After bouncing around Nashville as a pop-up, St. Vito Focacceria found a permanent home in May. 

Chef Michael Hanna spent years honing his culinary skills in kitchens across Nashville before launching St. Vito Focacceria in 2020. He started selling sfincione-style pizza from his home during the pandemic, but it didn’t take long to outgrow those humble origins. As word-of-mouth spread, St. Vito bounced around the city, setting up shop in a food hall and a boutique hotel. Eventually it landed in Hathorne, an acclaimed local restaurant founded by Nashville hospitality veteran John Stephenson, who helped Hanna navigate the overwhelming process of securing the capital needed to find a permanent home. In May, the wildly successful pop-up opened the doors to its first brick-and-mortar restaurant. The space pays tribute to St. Vito’s roots with a small footprint and intimate atmosphere, anchored by the Sicilian street food that started it all. 


“I remembered eating sfincione pizza as a child, and I remembered reading about its history in a cookbook. When the pandemic hit, it all clicked. I thought, “This is something that’s different enough to keep me on my toes creatively, but also simple and familiar enough for people right now.” Traditionally, it’s going to be a dense bread that’s layered with cheese and sauce and covered in breadcrumbs. I wanted to take that and put my own character into it by making the dough very light and airy. What’s the point of selling a $30 whole pizza if you can only eat one slice of it?”


“Each time we moved around, we got better and better. It became really clear that what we were doing was important not only for the food scene here in Nashville, but for me, too. I was finally able to do something I’d wanted to do forever, and it was all because of this organic concept that started from my home during a time that was really challenging.” 


“There were so many different investors and so many different deals on the table. Wading through all of that was challenging. I’m not going to give you 75 percent or 85 percent equity, only to have you pump a bunch of money into a space and become my landlord, or make me pay you back millions of dollars, and I end up making less money than I would’ve just being a chef somewhere. Thankfully, I found the perfect business partner. The first time we spoke, they said, ‘If you’re not making money and you’re not happy, then I’m not making money and I’m not happy. So, what do you want out of a deal?’ A few weeks later, they slid a 50-50 deal across the table to me and said, ‘Everything you wanted, we’re willing to do it.'”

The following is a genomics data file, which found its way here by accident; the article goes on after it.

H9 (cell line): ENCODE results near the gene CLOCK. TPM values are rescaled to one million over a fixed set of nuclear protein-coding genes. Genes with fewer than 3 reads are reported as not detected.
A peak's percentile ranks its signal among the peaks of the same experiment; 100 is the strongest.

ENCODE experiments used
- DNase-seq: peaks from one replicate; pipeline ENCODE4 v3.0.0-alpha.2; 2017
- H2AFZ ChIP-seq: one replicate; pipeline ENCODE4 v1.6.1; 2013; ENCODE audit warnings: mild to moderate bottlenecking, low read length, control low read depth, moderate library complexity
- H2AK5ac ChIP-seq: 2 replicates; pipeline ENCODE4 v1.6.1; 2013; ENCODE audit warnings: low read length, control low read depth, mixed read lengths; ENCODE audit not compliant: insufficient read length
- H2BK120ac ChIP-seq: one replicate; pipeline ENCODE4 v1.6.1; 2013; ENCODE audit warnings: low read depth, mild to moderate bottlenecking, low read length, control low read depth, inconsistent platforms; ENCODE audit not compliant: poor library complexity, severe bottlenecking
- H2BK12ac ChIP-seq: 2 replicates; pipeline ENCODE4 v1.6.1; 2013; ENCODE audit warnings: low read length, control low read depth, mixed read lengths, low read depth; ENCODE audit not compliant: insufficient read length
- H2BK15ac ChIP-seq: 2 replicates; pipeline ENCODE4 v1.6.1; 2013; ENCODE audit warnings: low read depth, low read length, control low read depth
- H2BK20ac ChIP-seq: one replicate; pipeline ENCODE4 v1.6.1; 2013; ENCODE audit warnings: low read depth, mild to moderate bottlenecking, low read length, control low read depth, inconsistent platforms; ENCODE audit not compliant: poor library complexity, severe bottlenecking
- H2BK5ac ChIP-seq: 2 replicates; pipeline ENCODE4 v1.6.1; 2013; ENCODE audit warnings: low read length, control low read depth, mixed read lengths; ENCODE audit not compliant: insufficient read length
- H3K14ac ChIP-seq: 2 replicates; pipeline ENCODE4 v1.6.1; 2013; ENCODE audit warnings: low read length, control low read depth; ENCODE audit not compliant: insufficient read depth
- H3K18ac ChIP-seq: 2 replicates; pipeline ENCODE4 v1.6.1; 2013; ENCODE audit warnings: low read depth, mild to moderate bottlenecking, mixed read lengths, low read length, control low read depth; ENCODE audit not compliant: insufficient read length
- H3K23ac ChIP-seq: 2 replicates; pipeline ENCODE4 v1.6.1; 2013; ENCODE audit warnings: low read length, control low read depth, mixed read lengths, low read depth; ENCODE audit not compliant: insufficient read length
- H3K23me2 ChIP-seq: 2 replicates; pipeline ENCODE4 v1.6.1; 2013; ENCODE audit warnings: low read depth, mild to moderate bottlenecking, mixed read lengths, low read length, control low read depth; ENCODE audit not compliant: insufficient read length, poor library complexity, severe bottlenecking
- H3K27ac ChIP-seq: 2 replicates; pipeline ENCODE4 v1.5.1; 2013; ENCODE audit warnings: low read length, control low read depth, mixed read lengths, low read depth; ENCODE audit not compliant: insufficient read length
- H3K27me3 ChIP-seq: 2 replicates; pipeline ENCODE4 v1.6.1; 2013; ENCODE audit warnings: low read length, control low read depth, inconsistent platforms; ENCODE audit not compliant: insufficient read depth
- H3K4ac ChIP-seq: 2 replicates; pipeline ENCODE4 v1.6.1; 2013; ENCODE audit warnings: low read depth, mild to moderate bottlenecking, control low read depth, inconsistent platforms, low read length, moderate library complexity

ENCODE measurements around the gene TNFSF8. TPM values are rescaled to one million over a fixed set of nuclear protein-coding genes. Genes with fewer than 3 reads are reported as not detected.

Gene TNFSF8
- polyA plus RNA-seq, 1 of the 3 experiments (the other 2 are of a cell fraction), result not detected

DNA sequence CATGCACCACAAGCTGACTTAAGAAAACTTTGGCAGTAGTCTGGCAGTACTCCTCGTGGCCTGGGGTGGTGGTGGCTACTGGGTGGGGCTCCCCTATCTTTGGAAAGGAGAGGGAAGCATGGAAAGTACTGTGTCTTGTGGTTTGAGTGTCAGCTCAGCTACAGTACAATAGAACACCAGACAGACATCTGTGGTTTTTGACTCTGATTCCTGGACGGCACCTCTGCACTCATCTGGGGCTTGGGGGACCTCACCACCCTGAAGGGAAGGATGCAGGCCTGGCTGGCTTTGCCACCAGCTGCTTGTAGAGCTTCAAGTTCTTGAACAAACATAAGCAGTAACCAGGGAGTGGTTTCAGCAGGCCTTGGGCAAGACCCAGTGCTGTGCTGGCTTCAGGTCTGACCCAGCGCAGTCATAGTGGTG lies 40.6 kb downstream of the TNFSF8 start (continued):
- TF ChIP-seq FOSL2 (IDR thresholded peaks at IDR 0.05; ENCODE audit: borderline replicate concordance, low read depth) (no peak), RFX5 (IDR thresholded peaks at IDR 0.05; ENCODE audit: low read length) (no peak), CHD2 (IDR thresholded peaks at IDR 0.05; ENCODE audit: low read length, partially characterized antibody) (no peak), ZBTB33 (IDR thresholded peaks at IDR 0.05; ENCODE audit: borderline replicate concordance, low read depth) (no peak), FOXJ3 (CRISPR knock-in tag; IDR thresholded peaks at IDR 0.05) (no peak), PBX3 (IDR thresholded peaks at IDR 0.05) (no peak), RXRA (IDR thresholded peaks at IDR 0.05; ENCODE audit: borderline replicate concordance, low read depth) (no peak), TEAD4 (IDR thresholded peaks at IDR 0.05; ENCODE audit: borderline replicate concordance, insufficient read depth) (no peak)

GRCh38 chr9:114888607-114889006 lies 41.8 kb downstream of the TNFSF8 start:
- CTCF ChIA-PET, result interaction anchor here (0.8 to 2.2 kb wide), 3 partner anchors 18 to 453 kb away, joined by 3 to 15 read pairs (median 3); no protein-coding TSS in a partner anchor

“One of my big things was that I wanted to treat my staff differently. I wanted to have a smaller staff with a little more work per person, but I wanted to pay them more money. My business partner agreed to a 20 percent service charge for all in-house dining and a 15 percent service charge for to-go orders. We can put that money into a giant pool, have eight or nine employees max, and split that up between them. We’re going through a transition as an industry, where people are sick and tired of being taken advantage of. I was reading the tea leaves. We don’t have any labor. We’ve got inflation while wages are stagnant. We’ve got to figure out a way to wade through all of that and still be smart economically about how we’re doing things.”

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Chef Profiles, Feature